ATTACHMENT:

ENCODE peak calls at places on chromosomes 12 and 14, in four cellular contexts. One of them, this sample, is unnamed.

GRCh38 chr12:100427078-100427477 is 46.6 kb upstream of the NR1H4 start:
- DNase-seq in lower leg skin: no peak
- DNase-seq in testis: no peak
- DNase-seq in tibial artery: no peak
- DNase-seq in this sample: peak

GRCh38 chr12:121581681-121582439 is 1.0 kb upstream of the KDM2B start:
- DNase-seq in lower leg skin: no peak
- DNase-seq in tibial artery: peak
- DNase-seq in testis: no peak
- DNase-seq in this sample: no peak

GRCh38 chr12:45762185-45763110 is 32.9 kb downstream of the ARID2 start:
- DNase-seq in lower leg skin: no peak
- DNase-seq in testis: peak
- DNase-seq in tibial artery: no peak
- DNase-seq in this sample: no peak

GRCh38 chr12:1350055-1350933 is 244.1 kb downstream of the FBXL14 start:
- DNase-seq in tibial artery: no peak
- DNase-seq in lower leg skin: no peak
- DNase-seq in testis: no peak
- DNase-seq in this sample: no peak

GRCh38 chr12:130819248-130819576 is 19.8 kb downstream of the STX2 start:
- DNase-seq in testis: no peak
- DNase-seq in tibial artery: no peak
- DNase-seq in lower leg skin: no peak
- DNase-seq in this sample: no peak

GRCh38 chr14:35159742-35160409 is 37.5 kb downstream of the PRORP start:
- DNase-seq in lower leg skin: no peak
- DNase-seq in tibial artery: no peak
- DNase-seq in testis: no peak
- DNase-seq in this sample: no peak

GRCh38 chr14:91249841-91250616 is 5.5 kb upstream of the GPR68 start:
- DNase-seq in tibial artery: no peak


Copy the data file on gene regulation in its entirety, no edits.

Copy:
ENCODE peak calls at places on chromosomes 12 and 14, in four cellular contexts. One of them, this sample, is unnamed.

GRCh38 chr12:100427078-100427477 is 46.6 kb upstream of the NR1H4 start:
- DNase-seq in lower leg skin: no peak
- DNase-seq in testis: no peak
- DNase-seq in tibial artery: no peak
- DNase-seq in this sample: peak

GRCh38 chr12:121581681-121582439 is 1.0 kb upstream of the KDM2B start:
- DNase-seq in lower leg skin: no peak
- DNase-seq in tibial artery: peak
- DNase-seq in testis: no peak
- DNase-seq in this sample: no peak

GRCh38 chr12:45762185-45763110 is 32.9 kb downstream of the ARID2 start:
- DNase-seq in lower leg skin: no peak
- DNase-seq in testis: peak
- DNase-seq in tibial artery: no peak
- DNase-seq in this sample: no peak

GRCh38 chr12:1350055-1350933 is 244.1 kb downstream of the FBXL14 start:
- DNase-seq in tibial artery: no peak
- DNase-seq in lower leg skin: no peak
- DNase-seq in testis: no peak
- DNase-seq in this sample: no peak

GRCh38 chr12:130819248-130819576 is 19.8 kb downstream of the STX2 start:
- DNase-seq in testis: no peak
- DNase-seq in tibial artery: no peak
- DNase-seq in lower leg skin: no peak
- DNase-seq in this sample: no peak

GRCh38 chr14:35159742-35160409 is 37.5 kb downstream of the PRORP start:
- DNase-seq in lower leg skin: no peak
- DNase-seq in tibial artery: no peak
- DNase-seq in testis: no peak
- DNase-seq in this sample: no peak

GRCh38 chr14:91249841-91250616 is 5.5 kb upstream of the GPR68 start:
- DNase-seq in tibial artery: no peak